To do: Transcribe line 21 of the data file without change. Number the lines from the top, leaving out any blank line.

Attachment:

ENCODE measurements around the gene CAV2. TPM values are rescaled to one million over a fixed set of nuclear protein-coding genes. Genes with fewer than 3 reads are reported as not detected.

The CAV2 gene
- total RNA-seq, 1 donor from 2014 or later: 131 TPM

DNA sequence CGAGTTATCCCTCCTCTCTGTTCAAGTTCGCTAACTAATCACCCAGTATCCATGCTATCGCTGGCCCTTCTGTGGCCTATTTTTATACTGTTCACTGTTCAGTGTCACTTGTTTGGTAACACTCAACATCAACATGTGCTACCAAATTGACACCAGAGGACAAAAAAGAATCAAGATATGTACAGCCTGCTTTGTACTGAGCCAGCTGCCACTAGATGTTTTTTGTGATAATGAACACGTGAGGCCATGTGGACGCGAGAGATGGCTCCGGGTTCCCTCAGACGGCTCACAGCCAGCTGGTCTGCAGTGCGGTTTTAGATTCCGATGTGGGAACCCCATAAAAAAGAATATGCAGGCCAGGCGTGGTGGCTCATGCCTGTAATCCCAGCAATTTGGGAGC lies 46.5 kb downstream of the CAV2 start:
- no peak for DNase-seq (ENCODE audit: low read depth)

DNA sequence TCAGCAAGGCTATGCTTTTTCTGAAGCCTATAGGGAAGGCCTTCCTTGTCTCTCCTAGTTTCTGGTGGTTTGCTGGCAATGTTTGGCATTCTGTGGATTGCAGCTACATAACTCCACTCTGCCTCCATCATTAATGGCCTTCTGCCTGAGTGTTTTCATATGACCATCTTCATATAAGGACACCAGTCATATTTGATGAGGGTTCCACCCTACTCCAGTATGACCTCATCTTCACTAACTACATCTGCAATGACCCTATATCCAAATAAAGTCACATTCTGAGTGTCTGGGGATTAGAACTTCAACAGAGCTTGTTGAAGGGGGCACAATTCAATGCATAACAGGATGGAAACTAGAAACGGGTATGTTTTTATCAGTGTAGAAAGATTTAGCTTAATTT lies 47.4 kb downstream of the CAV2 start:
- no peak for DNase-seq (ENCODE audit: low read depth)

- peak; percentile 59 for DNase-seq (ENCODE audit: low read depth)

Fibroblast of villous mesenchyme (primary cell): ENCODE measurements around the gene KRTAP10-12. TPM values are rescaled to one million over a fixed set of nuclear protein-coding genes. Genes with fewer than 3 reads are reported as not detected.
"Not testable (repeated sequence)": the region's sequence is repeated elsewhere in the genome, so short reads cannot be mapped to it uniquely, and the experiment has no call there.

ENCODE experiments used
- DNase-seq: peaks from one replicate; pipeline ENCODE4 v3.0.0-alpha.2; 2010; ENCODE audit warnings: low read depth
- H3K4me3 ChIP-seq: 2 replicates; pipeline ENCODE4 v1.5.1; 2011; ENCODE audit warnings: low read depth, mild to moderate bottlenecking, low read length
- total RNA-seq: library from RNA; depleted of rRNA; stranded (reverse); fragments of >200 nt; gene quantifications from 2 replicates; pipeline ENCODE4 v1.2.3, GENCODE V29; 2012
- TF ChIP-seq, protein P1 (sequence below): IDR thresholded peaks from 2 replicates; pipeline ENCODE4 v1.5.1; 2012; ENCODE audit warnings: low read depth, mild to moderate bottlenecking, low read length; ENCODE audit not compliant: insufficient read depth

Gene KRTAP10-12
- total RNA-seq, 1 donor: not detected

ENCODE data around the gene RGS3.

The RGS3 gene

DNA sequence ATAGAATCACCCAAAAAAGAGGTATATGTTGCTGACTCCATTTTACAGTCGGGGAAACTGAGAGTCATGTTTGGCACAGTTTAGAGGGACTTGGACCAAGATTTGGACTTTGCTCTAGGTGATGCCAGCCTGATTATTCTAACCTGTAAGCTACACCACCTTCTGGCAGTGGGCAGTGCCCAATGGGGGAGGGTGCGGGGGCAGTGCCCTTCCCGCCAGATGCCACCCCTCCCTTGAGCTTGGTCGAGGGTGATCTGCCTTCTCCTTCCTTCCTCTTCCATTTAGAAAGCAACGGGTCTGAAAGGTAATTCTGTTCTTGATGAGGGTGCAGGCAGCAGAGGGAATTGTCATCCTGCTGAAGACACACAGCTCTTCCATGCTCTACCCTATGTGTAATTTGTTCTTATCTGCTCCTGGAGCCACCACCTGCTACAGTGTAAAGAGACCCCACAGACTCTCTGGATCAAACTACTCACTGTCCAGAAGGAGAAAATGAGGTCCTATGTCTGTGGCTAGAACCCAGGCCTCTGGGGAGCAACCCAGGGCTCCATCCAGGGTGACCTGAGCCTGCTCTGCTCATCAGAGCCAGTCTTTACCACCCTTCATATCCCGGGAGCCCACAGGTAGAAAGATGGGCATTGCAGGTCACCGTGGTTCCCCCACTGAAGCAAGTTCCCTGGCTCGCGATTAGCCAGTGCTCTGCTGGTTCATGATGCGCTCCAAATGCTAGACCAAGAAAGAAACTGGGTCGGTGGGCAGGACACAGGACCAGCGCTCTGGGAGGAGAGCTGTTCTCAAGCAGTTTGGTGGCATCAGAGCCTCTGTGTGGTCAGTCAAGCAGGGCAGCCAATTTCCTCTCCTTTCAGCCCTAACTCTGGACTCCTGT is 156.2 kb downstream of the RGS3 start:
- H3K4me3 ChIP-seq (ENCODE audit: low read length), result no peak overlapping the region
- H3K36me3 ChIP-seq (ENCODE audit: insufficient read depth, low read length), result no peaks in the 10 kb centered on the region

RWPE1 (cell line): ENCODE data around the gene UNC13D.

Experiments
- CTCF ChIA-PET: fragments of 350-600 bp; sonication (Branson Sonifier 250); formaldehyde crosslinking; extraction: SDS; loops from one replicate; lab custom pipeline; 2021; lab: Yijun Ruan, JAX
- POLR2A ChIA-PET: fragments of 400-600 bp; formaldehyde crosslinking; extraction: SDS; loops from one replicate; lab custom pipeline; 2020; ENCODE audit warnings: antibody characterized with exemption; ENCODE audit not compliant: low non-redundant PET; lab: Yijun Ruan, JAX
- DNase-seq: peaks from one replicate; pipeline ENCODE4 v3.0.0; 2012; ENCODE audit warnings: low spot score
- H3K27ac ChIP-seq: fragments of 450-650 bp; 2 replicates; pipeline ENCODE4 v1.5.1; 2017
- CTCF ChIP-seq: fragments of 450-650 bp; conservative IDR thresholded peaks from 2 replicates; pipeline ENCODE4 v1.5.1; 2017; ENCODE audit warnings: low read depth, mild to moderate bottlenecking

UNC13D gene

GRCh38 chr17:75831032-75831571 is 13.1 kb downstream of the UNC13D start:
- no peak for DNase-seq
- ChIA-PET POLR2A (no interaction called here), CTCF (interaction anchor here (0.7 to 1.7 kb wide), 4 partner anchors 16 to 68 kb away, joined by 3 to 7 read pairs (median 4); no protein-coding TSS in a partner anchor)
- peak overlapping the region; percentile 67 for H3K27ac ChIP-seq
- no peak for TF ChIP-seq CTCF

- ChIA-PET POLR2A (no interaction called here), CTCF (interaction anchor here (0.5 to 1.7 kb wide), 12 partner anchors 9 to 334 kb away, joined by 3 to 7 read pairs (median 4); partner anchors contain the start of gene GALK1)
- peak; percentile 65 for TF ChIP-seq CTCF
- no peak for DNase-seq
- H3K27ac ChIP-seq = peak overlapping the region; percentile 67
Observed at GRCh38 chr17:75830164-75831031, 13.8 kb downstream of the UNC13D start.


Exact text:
- H3K4me3 ChIP-seq (ENCODE audit: low read length), result no peak overlapping the region